The story of crypto is one of a global asset and technology class, and it’s one we intend to cover as comprehensively as possible. Here’s what CoinDesk’s new regulatory team is watching for next year.
Meet the team
Hey folks. Happy holidays and congratulations on getting through 2020-lite! Next year promises to be fairly significant in terms of how the regulatory environment around digital assets will develop. To that end, CoinDesk’s brand new regulatory team is up and running and looking forward. I asked the team to share what they’re expecting.
Why it matters
CoinDesk is ramping up its efforts to cover the regulatory world’s intersection with the digital asset sector. To that end, we now have a global team composed of existing and new reporters dedicated to this very specific industry. Here’s what we’ll be watching for next year.
Breaking it down
Nikhilesh De (U.S.): The big issues I’m looking at in the U.S. are stablecoin regulation and the infrastructure bill. The stablecoin issue is most interesting to me – administration officials have said on multiple occasions that they want Congress to act on the President’s Working Group report. While the report suggests that the Financial Stability Oversight Council could draft regulations, even this interagency group is asking Congress to set the rules for stablecoin oversight in the U.S. The questions are whether Congress will act and if it does, what it rules will look like.
The infrastructure bill’s impact is likewise going to draw my attention, less for the tax provision itself and more as a symbol for when the industry started really getting politically engaged. We’ve had lobbyists and policy groups for years now, but this past August’s fight over a provision defining a “broker” really felt like a shift in terms of how the industry views Washington. We’re already seeing a greater number of congressional candidates who have ties to the crypto industry. I imagine we’ll soon start hearing more about political action committees (PACs) or other efforts to lobby candidates and bolster pro-crypto politicians.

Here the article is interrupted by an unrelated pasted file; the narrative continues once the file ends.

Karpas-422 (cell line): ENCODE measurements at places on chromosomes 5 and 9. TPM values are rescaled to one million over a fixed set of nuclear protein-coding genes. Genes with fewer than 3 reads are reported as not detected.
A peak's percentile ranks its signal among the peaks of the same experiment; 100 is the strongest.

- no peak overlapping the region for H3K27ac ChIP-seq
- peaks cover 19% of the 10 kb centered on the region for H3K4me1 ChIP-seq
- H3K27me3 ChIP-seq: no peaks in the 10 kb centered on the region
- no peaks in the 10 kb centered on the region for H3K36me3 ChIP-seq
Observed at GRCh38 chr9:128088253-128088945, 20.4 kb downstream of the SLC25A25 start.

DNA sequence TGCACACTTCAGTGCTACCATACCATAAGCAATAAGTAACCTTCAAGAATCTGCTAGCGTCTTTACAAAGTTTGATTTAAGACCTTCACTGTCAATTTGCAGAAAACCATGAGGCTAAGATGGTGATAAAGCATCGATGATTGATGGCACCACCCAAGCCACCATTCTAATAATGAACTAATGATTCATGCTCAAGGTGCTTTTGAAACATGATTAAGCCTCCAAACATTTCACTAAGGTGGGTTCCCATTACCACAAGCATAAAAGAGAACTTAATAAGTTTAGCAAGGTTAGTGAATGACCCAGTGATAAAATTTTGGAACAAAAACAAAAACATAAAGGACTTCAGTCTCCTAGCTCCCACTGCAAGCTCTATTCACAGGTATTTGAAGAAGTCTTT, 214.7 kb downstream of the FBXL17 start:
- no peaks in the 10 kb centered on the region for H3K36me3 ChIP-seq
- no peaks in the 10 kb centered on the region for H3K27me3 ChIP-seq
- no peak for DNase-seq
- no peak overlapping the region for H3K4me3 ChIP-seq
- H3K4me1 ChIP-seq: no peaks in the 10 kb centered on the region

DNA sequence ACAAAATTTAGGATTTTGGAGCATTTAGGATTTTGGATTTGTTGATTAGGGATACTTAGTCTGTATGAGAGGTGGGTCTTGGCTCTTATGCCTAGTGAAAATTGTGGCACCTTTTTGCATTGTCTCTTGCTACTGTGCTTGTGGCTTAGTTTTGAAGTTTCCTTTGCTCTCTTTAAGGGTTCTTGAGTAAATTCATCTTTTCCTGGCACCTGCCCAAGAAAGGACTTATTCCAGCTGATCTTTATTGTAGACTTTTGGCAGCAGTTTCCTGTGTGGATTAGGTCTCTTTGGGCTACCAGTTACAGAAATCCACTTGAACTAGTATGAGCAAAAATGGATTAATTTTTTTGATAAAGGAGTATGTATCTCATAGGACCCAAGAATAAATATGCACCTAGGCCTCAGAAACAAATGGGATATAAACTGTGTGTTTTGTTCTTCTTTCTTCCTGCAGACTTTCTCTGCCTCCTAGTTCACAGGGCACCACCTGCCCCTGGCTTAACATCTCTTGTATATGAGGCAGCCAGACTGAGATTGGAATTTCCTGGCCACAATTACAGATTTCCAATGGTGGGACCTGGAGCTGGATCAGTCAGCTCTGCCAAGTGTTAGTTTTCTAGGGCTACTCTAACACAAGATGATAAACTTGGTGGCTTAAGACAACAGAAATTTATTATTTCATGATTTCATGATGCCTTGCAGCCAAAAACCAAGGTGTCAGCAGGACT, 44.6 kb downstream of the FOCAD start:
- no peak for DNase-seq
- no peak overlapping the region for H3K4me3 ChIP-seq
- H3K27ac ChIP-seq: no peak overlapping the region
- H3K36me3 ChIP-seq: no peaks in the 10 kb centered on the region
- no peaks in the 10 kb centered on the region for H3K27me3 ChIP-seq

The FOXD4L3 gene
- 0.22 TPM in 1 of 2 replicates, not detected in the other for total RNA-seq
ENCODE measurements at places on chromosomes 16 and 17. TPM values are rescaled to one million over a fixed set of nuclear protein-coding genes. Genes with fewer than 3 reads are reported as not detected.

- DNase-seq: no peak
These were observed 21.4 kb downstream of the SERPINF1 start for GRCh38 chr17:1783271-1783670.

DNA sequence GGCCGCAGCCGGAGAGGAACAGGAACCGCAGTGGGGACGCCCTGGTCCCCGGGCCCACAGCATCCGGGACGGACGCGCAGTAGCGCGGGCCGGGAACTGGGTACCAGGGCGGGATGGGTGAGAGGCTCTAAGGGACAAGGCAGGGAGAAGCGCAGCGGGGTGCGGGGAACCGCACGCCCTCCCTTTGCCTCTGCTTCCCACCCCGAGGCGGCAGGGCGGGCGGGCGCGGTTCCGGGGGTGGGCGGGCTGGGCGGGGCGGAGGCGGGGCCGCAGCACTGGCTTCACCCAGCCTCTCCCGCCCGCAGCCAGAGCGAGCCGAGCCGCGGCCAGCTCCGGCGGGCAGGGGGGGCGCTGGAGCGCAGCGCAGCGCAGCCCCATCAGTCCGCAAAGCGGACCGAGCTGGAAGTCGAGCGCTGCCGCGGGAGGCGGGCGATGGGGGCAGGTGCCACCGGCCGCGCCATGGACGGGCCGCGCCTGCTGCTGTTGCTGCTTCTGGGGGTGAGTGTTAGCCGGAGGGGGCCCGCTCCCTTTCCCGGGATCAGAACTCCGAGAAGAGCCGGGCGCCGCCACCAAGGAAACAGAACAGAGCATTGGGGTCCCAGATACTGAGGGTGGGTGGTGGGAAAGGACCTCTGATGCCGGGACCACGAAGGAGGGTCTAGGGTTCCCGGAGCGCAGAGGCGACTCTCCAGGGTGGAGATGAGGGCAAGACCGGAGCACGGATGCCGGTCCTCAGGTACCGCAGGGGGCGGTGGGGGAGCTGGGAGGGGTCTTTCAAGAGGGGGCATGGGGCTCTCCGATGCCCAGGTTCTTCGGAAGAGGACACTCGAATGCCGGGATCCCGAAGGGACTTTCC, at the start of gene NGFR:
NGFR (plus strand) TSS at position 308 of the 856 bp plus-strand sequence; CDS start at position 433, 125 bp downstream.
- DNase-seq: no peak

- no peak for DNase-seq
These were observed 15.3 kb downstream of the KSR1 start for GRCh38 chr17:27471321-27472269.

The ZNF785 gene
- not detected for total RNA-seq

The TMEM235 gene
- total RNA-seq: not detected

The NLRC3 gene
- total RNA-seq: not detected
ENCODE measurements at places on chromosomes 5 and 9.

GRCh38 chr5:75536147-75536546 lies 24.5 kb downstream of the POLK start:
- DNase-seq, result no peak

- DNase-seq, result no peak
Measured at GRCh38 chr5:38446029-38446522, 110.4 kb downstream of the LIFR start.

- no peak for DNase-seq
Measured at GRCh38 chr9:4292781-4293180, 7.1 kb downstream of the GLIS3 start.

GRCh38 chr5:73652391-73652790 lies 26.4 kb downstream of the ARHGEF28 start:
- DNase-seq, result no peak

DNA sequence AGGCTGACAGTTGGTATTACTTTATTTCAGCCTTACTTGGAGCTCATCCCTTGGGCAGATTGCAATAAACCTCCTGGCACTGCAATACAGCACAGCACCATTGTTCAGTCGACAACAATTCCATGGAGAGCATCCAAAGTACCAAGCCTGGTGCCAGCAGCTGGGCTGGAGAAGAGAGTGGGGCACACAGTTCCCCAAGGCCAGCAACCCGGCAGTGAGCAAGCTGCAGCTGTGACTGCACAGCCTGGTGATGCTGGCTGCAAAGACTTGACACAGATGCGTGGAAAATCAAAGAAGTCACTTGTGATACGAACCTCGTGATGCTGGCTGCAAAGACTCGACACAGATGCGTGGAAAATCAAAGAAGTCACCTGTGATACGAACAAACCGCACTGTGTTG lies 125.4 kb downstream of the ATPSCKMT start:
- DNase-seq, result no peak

What I’m very curious about is where things land up on the actual regulatory side. Will the Securities and Exchange Commission or Commodity Futures Trading Commission take oversight of crypto spot markets? Will one of these agencies issue guidance for startups trying to launch in the U.S.? Or will 2022 be a repeat of 2021 and 2020 and 2019 and so on where we hear speeches and see enforcement actions but not much more.
On a personal note, thanks for sticking through the first year of this newsletter. More to come!
Sandali Handagama (EU): In 2022, we’re going to hear a lot more about the European Union’s (EU) proposed framework for regulating crypto assets as the European Council and Parliament start negotiating the rules. The Markets in Crypto Assets (MiCA) framework is broadly aimed at regulating virtual asset service providers and issuers. But there is an undeniable focus on policing the stablecoin sector, particularly stablecoins that resemble Facebook’s (now Meta)’s proposed stablecoin libra (now diem).
EU regulators also proposed a regulatory sandbox for projects based on distributed ledger technology (DLT) in 2020 that’s now awaiting parliamentary approval.
Meanwhile, the European Central Bank (ECB) is examining a digital euro for retail use. A number of European countries including Switzerland and France have also been part of experiments involving a wholesale digital euro as the Bank of International Settlements (BIS) continues to expand its work on central bank digital currencies around the world.
Cheyenne Ligon (U.S.): Virgil Griffith – the Ethereum developer who was charged with violating U.S. sanctions law after giving a talk on cryptocurrencies in North Korea – will be sentenced by a New York judge on Feb. 2. Griffith’s plea deal could see him serving between five and six and a half years in federal prison.